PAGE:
Trump’s administration authorized Hilcorp Energy Co.’s project to construct an artificial gravel island and extract crude in the Beaufort Sea. It is the first approval of the oil production facility in federal Arctic waters.
The gravel island facility
The Interior Department’s approval denotes an essential breakthrough for Hilcorp’s Liberty Project.
The company intends to construct a nine-acre gravel island and production facility in shallow waters. The island will take place nearly five miles off the coast and 20 miles east of Prudhoe Bay.
The proposed facility is entirely innovative. Prior Arctic oil ventures, for example, Royal Dutch Shell Plc’s failed exploration campaign, exercised floating drilling rigs to hunt for crude 70 miles off the Alaska coast in the Chukchi Sea.
It seems like Liberty is comparable to the four existing artificial islands near Alaska. Nevertheless, those facilities are placed in state waters, outside the federal government’s jurisdiction.
Hilcorp is yet obliged to receive permits from state and other federal agencies before the construction. The Interior Department also approved of limiting reservoir drilling to times when there is a thick, 18-inch layer of solid ice on the Beaufort Sea. Besides, the company must avoid pile-driving and moving boats in the area while whalers are hunting in the region.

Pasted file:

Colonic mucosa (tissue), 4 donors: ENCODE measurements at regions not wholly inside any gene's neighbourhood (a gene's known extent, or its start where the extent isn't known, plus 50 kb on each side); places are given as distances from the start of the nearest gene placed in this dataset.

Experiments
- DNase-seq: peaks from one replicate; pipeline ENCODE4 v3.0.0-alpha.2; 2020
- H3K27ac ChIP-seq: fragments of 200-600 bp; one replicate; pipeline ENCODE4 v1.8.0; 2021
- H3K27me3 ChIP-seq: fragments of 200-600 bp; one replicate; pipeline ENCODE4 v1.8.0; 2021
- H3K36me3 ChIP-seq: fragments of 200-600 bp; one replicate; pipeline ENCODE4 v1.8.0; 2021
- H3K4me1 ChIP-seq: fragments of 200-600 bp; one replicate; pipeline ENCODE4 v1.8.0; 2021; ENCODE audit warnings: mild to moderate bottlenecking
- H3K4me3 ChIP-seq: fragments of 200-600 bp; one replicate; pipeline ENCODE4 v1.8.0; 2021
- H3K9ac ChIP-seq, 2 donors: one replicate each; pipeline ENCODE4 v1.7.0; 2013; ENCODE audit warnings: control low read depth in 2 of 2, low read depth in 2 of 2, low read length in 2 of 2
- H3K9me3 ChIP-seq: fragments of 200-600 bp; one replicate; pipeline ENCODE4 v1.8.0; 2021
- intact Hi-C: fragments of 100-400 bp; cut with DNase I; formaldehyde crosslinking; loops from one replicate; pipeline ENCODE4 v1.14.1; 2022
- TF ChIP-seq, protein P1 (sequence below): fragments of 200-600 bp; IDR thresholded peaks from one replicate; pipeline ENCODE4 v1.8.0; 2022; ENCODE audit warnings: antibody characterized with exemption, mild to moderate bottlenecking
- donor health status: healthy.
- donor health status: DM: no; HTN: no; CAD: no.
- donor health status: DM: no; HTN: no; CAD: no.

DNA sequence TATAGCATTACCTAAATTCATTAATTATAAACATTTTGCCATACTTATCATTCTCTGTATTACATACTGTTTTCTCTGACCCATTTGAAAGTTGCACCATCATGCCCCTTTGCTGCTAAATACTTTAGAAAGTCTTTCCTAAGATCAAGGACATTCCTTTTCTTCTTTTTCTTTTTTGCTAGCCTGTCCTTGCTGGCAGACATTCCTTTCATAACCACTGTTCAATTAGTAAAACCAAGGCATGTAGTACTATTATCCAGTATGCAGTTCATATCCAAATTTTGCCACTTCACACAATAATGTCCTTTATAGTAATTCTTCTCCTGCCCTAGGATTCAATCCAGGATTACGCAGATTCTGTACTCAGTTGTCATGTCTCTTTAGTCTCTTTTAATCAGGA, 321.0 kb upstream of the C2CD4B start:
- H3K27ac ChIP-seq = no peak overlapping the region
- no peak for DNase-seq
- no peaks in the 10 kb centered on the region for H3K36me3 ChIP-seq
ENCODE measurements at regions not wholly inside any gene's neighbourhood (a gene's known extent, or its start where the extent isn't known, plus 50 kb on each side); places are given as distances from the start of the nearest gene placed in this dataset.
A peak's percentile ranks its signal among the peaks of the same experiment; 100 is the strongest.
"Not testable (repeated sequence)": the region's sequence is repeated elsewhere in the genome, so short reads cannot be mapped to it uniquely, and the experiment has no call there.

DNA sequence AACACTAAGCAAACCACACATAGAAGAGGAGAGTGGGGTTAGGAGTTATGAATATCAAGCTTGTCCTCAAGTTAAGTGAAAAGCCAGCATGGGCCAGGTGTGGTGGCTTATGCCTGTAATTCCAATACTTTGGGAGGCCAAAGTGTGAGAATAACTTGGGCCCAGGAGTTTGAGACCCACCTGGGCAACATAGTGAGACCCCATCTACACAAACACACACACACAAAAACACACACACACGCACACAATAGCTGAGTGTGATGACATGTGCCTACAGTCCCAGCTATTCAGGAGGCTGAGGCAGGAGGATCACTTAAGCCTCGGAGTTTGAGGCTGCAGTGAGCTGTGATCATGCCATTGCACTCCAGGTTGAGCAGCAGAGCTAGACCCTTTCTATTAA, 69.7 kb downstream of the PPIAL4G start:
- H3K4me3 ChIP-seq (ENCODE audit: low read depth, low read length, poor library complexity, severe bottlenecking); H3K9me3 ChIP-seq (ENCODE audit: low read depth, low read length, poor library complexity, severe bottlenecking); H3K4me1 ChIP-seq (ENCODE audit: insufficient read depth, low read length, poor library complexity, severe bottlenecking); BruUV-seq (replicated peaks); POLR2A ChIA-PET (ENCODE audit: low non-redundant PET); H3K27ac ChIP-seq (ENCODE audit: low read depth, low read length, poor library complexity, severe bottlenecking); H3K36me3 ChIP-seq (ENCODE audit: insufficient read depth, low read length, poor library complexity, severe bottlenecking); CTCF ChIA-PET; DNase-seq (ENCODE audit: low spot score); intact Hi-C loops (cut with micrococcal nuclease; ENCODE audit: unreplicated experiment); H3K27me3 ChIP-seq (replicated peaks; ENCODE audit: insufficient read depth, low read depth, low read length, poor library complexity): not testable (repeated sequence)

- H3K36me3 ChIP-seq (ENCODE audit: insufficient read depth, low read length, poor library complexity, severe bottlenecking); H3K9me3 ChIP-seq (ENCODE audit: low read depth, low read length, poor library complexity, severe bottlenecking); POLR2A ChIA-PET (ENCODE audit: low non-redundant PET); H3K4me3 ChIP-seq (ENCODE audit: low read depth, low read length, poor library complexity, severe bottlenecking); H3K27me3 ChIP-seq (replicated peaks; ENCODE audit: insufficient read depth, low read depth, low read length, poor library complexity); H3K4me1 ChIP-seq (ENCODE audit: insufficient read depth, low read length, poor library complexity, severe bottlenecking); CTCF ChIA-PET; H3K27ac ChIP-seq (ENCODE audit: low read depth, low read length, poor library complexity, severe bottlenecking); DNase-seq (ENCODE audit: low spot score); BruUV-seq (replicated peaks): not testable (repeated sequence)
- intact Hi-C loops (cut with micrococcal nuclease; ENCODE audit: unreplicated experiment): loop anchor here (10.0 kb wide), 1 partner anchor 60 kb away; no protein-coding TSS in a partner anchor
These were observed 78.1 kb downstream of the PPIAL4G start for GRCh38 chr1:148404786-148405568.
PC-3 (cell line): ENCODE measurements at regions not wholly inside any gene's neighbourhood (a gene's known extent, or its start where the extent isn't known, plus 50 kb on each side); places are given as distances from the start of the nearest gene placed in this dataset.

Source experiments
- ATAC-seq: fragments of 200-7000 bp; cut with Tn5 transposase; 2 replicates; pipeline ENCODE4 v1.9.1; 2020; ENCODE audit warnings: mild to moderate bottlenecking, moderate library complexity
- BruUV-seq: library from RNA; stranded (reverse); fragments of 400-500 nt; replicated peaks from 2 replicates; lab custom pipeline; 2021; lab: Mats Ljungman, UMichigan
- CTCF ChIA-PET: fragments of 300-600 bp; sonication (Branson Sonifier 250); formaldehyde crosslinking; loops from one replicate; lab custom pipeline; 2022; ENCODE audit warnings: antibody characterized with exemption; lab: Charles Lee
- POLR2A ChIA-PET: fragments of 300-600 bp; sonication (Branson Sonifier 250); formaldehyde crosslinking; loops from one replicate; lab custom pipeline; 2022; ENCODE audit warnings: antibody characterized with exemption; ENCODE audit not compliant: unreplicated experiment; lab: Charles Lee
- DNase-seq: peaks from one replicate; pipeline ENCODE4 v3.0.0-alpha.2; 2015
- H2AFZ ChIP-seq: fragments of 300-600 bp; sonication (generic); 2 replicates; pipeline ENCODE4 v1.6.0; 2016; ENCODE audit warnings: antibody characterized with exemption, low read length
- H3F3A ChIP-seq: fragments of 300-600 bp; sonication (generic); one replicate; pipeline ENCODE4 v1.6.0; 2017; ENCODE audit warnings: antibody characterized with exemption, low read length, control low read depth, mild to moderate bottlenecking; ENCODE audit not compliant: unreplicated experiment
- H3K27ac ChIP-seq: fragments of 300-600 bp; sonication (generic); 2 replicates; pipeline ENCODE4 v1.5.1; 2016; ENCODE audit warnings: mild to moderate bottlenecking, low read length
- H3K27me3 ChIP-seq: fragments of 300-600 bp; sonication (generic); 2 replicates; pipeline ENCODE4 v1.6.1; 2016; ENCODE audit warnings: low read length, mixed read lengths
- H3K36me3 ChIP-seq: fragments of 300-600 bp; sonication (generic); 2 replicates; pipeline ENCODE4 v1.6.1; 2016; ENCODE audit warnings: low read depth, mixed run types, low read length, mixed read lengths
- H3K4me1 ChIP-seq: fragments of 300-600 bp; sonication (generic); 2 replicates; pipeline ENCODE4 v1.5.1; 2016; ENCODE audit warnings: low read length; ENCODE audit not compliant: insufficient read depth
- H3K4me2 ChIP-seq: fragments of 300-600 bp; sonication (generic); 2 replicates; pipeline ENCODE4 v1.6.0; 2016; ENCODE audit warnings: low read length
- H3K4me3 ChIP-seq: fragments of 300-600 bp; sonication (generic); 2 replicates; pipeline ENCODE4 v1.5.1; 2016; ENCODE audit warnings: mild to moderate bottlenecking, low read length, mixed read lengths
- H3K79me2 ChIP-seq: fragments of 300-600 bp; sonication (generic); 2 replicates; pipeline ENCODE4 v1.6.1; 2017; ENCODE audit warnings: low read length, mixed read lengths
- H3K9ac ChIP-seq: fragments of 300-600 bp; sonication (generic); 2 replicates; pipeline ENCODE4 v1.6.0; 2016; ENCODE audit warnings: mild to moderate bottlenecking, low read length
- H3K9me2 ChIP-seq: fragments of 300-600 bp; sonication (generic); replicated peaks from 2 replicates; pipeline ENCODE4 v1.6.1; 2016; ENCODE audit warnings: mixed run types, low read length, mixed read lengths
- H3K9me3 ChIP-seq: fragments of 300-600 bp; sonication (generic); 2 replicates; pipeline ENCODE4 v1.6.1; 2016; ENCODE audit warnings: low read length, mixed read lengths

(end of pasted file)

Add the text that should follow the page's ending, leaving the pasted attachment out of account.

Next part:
The conditional approval “is the result of years of study and due diligence by multiple federal, state and local agencies and the project team,” David Wilkins, Hilcorp Alaska Senior Vice President, says. “If granted final approvals, the Liberty Project will provide decades of responsible resource development and strengthen the energy future of Alaska and the United States.”
Hilcorp has further consented to shut down exterior lights, use black-out curtains and paint buildings in neutral tan. However, the environmentalists assume those mitigation actions are far from perfect.
Environmental watchdogs claim Hilcorp should have done more to protect the fragile Arctic ecosystem from a potentially disastrous oil spill. Some Alaska natives suppose the artificial island could modify the migration routes of bowhead whales. That would result in forcing the species further offshore and raising the risk for subsistence whalers who hunt them.
The Beaufort Sea is currently the hot zone of the oil industry’s interest in U.S. Arctic waters. The shallow waters are more prone to plumb, already possess oil production operations and are close to onshore facilities at Prudhoe Bay.
Earlier the Trump administration approved Eni SpA’s project to drill up to four oil exploration wells in the Arctic. The project originates its activity there from another gravel island in state Beaufort waters.